3. Victims of pot prohibition lack a public face
Thousands of Americans suffer such sanctions every day — at a rate of one person every 38 seconds. Our movement must do a better job of humanizing this issue to the public by emphasizing the personal stories and tragedies endured by the millions of individual Americans who have suffered unduly and egregiously under criminal prohibition. We must also do a better job of recruiting high-profile celebrities and human rights advocates to publicly speak out on these victims’ behalf.
Personally, I think the pot prohibition victim-population approach is a loser. Now this may be partly because I have so much invested in the more specific drug war victim issue. In my mind, you can never humanize thousands. You have to focus on the individual cases of drug war excess — the Kathryn Johnstons and Tarika Wilsons, for example. Sure, it’s important to bring up the loss of financial aid, opportunities for the future, etc. of groups of people, but when it comes to the thousands of pot prisoners, it’s just too easy for people to glaze over and think “Well, they knew it was illegal…”
4. Victims of pot prohibition lack sufficient political or financial resources
The marijuana law reform movement must do a better job of engaging with organizations working toward racial equality to properly convey to politicians and the public that this issue is about racial justice and fundamental fairness. Additionally, reformers must do a better job allying with organizations that speak on behalf of youth, particularly urban youth — who are most at risk of suffering from the lifetime hardships associated with a marijuana conviction. Finally, reformers must reach out to the parents of young people and urge them to become active members of the cannabis law reform movement, which needs the majority of parents to join its ranks as both financial contributors and as political advocates in order to gain the political support necessary to bring about a change in the country’s pot laws.
This is an ongoing problem. It is always those with less political power who are targeted by drug prohibition. While I think that we’ve come a long way in spreading the word about the racial inequities of drug prohibition, we’re going to have an extremely hard time getting targeted groups to join us (despite their logical self-interest in doing so). Marginalized groups are not going to lead in drug policy reform for fear of appearing to be encouraging irresponsible behavior among their own and thus seeming to be at fault for their hardships. (Note: we may be able to turn this around partially — more on that later in this post, and in terms of the larger category of youth in general, it’s important to note the incredible work of SSDP.)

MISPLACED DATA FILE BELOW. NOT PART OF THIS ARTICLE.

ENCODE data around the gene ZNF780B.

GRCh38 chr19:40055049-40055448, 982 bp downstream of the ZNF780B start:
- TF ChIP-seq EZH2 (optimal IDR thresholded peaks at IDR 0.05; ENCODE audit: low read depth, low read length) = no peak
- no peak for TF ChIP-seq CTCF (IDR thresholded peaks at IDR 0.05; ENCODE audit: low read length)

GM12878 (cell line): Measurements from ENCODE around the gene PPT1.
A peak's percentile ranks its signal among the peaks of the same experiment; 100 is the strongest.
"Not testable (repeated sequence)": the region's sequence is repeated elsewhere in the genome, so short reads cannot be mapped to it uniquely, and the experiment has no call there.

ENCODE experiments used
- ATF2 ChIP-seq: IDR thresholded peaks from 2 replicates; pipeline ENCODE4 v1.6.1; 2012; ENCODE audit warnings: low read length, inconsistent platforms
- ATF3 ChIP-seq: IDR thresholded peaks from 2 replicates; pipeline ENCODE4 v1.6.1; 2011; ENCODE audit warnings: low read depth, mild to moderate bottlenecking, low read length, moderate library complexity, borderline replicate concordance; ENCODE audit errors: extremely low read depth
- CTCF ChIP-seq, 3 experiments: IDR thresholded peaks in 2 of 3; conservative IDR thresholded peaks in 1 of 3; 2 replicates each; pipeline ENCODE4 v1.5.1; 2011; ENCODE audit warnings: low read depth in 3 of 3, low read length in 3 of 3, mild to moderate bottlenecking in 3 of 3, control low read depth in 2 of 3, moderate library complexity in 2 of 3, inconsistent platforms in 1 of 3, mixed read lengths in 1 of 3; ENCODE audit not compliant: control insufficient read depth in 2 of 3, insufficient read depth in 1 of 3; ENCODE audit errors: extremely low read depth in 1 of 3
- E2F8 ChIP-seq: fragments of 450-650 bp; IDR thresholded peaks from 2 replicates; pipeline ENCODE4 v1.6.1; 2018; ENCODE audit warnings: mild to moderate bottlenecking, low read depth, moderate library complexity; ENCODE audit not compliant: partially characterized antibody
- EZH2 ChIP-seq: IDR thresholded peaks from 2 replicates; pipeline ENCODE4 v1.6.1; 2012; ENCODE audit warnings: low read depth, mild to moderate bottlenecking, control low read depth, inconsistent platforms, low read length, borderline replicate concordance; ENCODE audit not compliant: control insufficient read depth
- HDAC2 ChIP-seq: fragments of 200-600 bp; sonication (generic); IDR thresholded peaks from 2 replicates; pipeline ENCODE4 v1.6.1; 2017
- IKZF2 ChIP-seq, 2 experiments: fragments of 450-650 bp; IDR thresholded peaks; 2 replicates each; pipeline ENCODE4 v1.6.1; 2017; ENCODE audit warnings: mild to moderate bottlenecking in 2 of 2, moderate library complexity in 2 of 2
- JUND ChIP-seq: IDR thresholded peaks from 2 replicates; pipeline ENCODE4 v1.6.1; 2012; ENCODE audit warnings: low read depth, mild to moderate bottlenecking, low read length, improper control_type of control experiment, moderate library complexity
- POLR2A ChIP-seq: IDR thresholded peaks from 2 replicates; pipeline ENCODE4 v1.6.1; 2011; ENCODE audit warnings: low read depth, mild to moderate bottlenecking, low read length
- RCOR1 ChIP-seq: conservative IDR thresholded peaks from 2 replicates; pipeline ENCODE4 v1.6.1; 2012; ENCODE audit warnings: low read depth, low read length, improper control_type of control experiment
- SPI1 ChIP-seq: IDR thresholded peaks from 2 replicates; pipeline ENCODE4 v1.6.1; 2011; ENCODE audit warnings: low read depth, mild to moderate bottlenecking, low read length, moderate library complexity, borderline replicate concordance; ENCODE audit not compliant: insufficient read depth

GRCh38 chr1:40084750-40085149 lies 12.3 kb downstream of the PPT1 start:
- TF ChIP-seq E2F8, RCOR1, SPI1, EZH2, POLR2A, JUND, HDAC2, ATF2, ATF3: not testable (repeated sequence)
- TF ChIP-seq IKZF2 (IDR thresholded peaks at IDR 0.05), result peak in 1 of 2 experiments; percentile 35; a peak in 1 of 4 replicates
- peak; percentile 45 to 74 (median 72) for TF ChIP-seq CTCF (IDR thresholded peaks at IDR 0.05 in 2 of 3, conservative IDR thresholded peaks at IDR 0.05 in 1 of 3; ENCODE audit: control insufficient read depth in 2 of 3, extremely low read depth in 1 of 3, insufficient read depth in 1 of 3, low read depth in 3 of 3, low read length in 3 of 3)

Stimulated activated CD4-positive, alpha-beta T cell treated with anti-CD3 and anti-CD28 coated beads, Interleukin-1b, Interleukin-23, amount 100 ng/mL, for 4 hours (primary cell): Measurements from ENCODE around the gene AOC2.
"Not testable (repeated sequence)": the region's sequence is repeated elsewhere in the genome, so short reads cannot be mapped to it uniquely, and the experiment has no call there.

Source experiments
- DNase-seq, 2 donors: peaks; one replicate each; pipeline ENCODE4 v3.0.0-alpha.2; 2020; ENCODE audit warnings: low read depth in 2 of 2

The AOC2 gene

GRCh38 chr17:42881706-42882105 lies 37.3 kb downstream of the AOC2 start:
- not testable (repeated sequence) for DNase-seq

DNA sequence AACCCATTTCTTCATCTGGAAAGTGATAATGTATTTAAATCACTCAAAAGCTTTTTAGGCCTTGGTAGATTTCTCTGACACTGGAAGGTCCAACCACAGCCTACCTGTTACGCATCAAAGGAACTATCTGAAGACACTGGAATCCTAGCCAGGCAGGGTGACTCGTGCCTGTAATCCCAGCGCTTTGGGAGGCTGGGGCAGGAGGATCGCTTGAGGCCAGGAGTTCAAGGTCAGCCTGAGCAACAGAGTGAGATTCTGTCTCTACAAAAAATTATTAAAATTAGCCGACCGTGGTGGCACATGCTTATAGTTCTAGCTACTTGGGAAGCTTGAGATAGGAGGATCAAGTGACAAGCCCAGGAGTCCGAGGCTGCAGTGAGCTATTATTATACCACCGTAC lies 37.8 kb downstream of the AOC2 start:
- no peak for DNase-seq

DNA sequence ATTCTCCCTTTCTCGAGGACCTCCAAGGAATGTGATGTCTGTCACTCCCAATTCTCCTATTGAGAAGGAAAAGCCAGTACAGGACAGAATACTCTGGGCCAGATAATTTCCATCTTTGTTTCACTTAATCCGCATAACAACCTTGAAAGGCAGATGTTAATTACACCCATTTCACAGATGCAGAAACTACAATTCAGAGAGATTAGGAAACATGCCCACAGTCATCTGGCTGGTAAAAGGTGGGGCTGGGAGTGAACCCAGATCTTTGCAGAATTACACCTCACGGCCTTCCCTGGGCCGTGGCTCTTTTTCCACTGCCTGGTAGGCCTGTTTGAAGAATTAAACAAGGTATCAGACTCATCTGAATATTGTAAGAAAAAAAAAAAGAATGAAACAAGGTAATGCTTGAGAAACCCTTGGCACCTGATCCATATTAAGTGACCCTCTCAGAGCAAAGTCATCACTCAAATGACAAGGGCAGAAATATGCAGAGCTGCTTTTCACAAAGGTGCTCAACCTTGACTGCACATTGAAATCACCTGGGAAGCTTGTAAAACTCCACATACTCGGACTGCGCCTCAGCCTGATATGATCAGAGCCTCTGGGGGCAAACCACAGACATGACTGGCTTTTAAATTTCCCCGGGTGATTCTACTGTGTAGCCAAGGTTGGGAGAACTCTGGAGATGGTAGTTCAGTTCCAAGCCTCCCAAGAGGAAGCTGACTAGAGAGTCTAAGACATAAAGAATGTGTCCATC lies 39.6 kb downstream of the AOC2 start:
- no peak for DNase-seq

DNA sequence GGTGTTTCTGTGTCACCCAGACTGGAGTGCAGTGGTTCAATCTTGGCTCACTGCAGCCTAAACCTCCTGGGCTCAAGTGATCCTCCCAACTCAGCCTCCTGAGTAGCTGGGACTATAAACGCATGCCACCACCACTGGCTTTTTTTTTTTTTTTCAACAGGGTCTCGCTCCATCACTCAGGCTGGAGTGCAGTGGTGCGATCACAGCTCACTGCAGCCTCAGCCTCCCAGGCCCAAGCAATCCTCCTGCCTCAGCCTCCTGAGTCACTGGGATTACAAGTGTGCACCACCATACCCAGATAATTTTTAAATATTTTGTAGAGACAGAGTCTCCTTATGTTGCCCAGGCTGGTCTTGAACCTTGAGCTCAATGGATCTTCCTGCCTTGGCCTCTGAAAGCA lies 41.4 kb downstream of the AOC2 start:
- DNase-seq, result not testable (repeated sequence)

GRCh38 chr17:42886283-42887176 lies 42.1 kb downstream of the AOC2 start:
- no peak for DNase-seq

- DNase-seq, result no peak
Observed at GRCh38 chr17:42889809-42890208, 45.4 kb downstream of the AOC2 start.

5. Changing the public’s mindset
A strong majority of Americans — nearly 75 percent — say that they oppose jailing pot offenders, yet fewer than 50 percent support regulating cannabis so that adults no longer face arrest or incarceration for engaging in the drug’s use. Why this apparent paradox? In large part, this ambivalence may be a result of the shortcomings of the drug law reform movement.
This is the absolute key to the problem, and our most important challenge. It is not the legislators who need to be convinced (although that’s part of the job). It is the people who must be shaken out of this ambivalence. Let’s take a look at the myths that Paul says we must counter (read his article for his specific comments):
- Legalizing cannabis like alcohol will increase teens’ access and use of pot
- Legalizing cannabis like alcohol will send a public a message that pot is “OK”
- Legalizing cannabis like alcohol will lead to an increase in incidences of drugged driving
Regarding (A), I agree with Paul’s approach. We have to continually harp on the fact that legalization is the only way to actually control something. (B) — responding by getting across the fact that pot really is OK — is quite limited in effect for reasons I’ll explore in a moment, and (C) — pushing for better testing cannabis-impaired driving is problemmatic.
Regarding cannabis-impaired driving: I understand where Paul is coming from regarding public opinion and am aware of the studies he’s mentioned, but I agree with Jackl that I’m not thoroughly convinced of the significance of the danger. And I’m hesitant to agree to the contradiction of a solution that could further demonize marijuana use, just to improve public relations for legalization. While I am fully in favor of true impairment-based testing (as opposed to the mere presence of metabolites), I think we’ll perversely face huge resistance in implementing such testing until after marijuana is legalized.